Nanotech T-shirt offers storage to wear

In the future, energy storage could be as important as style when shopping for clothes.

In the future, energy storage could be as important as style when shopping for clothes. Photo credit: Oxfordian World

What’s the best place to store electricity? Many solutions are being suggested, from household fuel cell energy storage units to your electric vehicle’s lithium-ion battery. But a fascinating article in Nanowerk explores the idea that we’ll one day be powering our wearable electronics with electricity generated and stored in the clothes on our back.
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A supercapacitor to match lead-acid

Dan Li's team has developed a graphene supercapacitor.

Dan Li’s team is researching graphene supercapacitors. Photo credit: Monash University

Monash University researchers have brought next generation energy storage closer with an engineering first: a graphene-based device that is compact yet lasts as long as a conventional battery.
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Graphene producer joins the dots

A criticism often leveled at the energy storage sector is that its solutions aren’t modular, aren’t scalable and are not vertically integrated with the rest of the value chain. Our industry is not deaf to these clarion calls. And neither, it appears, are its potential suppliers. Take Durham Graphite Science (DGS).
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Solar looks to supercap storage

Maxwell Technologies has joined up with Soitec for a project to demonstrate the benefits of combining the former’s ultracapacitor energy storage with the latter’s concentrated solar technology, reports NewNet. The project, which has already started, is being bankrolled by a USD$1.39m contract from the California Energy Commission’s Research and Development programme, and will run until November 2015.

First Sitras sale in US transit market

Siemens is currently installing its first Sitras Energy Storage (SES) unit with supercapacitor technology in the US, on the TriMet Portland-Milwaukie Light Rail Transit Line.

The southeast Portland Tacoma substation location will house the first US storage unit that allows for energy created during braking to be stored and then re-used in one of two forms, energy savings or voltage stabilisation during peak demand times, says Siemens.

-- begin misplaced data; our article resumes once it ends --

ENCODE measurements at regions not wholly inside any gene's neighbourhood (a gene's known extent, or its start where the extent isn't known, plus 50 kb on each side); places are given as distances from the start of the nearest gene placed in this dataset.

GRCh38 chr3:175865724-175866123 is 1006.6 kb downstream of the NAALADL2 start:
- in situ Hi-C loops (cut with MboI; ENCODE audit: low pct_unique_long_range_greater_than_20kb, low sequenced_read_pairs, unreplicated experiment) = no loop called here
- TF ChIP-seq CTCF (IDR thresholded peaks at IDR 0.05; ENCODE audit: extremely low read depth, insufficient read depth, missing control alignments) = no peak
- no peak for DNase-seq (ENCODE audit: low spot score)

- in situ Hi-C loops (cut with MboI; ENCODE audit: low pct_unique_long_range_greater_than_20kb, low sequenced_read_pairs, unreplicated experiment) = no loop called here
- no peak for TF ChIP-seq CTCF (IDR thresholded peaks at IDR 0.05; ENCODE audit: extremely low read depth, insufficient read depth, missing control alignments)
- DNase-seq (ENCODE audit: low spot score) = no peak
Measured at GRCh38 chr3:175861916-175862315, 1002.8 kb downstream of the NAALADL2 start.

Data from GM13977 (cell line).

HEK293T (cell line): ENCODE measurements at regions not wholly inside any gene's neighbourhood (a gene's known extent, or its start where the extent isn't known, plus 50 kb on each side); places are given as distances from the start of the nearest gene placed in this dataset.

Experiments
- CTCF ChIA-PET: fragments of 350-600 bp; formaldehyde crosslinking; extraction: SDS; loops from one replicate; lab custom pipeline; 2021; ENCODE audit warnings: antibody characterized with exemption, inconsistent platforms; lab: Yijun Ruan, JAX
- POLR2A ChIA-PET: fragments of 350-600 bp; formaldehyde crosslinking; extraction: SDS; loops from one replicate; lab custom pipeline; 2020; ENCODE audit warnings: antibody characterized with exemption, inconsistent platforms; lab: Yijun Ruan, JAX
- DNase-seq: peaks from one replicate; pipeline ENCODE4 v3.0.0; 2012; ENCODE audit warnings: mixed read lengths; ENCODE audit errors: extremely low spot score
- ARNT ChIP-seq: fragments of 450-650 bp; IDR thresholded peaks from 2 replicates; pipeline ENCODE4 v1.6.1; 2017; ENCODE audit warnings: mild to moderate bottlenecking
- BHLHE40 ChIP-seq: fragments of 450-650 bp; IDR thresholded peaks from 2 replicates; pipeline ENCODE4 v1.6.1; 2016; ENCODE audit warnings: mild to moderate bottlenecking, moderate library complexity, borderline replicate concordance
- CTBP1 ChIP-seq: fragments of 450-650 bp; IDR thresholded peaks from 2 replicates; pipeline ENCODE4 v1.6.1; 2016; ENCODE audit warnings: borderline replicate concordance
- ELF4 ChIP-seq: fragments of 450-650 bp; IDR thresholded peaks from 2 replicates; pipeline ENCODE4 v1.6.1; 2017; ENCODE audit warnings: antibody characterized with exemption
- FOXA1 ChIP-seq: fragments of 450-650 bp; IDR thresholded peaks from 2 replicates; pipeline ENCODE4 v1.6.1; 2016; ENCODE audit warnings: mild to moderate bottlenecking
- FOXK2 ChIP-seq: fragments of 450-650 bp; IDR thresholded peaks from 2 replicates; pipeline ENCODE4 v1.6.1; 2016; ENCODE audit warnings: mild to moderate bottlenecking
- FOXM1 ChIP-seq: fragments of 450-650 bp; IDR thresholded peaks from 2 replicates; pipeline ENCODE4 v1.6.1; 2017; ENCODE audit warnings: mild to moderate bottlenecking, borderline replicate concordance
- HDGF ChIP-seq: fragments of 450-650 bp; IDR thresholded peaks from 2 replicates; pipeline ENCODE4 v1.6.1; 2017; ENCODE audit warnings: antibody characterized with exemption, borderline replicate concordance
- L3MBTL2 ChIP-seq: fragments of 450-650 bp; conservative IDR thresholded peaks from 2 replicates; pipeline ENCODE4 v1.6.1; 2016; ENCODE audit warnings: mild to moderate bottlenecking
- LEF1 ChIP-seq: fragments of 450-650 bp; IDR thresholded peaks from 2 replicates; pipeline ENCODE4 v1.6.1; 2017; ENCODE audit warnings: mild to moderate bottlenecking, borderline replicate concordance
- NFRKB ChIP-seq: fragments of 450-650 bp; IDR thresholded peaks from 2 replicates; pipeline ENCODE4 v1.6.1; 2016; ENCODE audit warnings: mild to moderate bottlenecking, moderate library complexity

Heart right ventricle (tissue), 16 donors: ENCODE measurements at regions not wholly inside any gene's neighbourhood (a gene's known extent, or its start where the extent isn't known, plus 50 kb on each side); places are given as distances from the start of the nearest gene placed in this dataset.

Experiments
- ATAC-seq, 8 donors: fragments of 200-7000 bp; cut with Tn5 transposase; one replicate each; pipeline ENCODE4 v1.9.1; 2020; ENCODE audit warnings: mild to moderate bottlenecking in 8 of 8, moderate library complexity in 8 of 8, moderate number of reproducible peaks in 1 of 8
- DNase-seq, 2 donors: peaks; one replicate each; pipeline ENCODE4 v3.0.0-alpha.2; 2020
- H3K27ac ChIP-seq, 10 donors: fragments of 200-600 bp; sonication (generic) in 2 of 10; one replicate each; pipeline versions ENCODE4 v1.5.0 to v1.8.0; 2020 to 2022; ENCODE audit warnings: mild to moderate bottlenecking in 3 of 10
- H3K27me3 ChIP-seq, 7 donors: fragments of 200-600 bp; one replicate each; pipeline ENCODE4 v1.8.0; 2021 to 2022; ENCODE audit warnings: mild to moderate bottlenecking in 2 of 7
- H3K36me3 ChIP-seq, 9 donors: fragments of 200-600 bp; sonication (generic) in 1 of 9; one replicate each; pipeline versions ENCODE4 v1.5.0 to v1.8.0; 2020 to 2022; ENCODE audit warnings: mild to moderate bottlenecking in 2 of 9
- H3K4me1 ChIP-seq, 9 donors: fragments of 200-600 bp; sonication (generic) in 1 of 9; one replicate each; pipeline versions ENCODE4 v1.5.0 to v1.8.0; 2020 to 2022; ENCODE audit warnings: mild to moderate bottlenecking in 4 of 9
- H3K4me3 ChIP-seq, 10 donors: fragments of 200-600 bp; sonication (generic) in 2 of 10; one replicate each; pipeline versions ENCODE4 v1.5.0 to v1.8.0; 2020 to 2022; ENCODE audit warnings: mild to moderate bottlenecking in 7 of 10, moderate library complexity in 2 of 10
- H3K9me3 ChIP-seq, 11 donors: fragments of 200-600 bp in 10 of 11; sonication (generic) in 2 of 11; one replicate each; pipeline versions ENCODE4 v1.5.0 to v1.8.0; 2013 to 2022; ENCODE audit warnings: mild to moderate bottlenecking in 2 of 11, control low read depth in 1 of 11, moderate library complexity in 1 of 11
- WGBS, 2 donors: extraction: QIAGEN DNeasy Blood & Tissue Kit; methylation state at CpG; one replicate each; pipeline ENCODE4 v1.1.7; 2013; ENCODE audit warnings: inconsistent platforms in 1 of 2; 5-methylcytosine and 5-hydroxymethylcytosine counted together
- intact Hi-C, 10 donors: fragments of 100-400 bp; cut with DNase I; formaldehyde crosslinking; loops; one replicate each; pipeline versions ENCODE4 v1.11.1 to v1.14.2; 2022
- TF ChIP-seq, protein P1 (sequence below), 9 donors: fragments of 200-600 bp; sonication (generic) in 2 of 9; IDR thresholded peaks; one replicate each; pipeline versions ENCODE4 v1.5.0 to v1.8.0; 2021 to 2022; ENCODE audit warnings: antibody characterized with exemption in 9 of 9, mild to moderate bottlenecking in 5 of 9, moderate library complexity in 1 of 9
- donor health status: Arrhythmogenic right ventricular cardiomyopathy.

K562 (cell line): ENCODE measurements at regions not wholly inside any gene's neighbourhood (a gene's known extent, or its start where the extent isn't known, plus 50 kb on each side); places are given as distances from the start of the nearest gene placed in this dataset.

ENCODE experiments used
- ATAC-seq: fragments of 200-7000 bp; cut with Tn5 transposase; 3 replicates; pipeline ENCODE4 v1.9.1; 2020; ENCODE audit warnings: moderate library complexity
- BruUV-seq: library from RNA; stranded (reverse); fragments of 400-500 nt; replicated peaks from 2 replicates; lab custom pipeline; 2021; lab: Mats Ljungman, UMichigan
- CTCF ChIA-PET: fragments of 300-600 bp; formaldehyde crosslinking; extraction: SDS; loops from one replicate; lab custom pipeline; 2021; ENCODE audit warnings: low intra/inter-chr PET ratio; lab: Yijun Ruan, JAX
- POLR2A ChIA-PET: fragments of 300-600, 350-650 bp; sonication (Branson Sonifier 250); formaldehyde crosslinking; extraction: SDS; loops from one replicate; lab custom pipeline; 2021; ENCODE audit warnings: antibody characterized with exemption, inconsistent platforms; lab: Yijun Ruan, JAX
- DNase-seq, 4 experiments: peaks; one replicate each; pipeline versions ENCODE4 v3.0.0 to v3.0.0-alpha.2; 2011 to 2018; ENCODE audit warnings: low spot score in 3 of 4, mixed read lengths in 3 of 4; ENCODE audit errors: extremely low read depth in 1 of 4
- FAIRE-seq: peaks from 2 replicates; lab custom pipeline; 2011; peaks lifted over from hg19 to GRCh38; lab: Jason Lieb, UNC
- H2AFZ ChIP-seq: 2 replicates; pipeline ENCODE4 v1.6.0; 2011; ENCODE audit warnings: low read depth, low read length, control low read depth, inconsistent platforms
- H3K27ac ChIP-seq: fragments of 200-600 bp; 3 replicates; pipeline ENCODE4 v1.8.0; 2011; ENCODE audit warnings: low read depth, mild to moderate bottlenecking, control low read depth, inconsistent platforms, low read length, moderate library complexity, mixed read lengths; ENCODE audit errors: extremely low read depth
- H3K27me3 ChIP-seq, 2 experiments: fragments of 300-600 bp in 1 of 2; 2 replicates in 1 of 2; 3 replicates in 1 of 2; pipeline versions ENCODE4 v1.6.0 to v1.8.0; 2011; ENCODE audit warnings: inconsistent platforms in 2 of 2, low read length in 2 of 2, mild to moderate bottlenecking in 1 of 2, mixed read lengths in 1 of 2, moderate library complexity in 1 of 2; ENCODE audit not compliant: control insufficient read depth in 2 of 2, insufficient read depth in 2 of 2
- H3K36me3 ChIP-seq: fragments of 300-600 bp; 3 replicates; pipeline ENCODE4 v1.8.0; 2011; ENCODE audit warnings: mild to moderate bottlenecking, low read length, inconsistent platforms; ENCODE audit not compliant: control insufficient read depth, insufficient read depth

TriMet will use the system in voltage stabilisation mode to avoid problems that have led to disruptions in mass-transit operations. If a number of vehicles accelerate simultaneously, system voltage can drop below a critical level and result in instances of under-voltage tripping in vehicles and, consequently, disruptions in passenger service.

The SES ensures the system voltage always remains within the required range and voltage-related disruptions no longer occur.

Ultracapacitors support port operations

Shanghai ISSON Power Quality has installed 126 125V Heavy Transportation Modules from Maxwell Technologies at the Yangshan Deep-Water Port, the developer and manufacturer of ultracapacitor-based energy storage products said this week. The modules are used in a power system that operates 26 ship-to-shore cranes for loading and unloading container ships within the national-grade super harbor.

The ultracapacitor installation, one of the largest in the world and the biggest in Asia, stabilises voltage and smoothes the fluctuation of the power output for the electric cranes, allowing for uninterrupted operations.

Michigan Tech finds better capacitor

A new process for growing forests of manganese dioxide nano-rods may lead to the next generation of high-performance capacitors, according to researchers at Michigan Technological University. Dennis Desheng Meng’s research group has developed a technique to grow manganese dioxide nano-rods that minimises internal resistance, allowing the capacitor to charge and discharge repeatedly without wearing out.

Even after Meng’s group recharged its capacitor more than 2,000 times, it was still able to regain over 90% of its original charge.

Supercaps to the rescue?

Supercapacitors (or if that’s not hyperbolic enough for you, ultracapacitors) have found a niche providing a lot of power for very short periods of time. They can be used to smooth over voltage dips and sags and boost battery lifetime by taking the strain when electric vehicles such as forklifts and micro-hybrids need a quick jolt of energy, as Ioxus founder Chad Hall pointed out in a recent interview for ThomasNet.

Ruthenium oxide is the material widely used for supercapacitor electrodes and, as explained in a blog for RSC Advances, improvements in the current technology are being investigated worldwide.

Examples given include nano-structured ruthenium oxide in an aqueous hybrid supercapacitor, with a specific energy comparable to modern rechargeable batteries, and nano-tubes with ruthenium oxide producing a ternary electrode material to increase the specific capacitance by 103%, with enhanced rate capability and what the report describes as “excellent electrochemical stability”.